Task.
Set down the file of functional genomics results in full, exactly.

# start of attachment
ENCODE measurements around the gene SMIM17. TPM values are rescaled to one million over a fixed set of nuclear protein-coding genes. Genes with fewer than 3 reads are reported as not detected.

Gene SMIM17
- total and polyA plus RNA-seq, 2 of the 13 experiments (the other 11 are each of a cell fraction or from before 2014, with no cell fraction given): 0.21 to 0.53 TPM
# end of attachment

ENCODE measurements around the gene SMIM17. TPM values are rescaled to one million over a fixed set of nuclear protein-coding genes. Genes with fewer than 3 reads are reported as not detected.

Gene SMIM17
- total and polyA plus RNA-seq, 2 of the 13 experiments (the other 11 are each of a cell fraction or from before 2014, with no cell fraction given): 0.21 to 0.53 TPM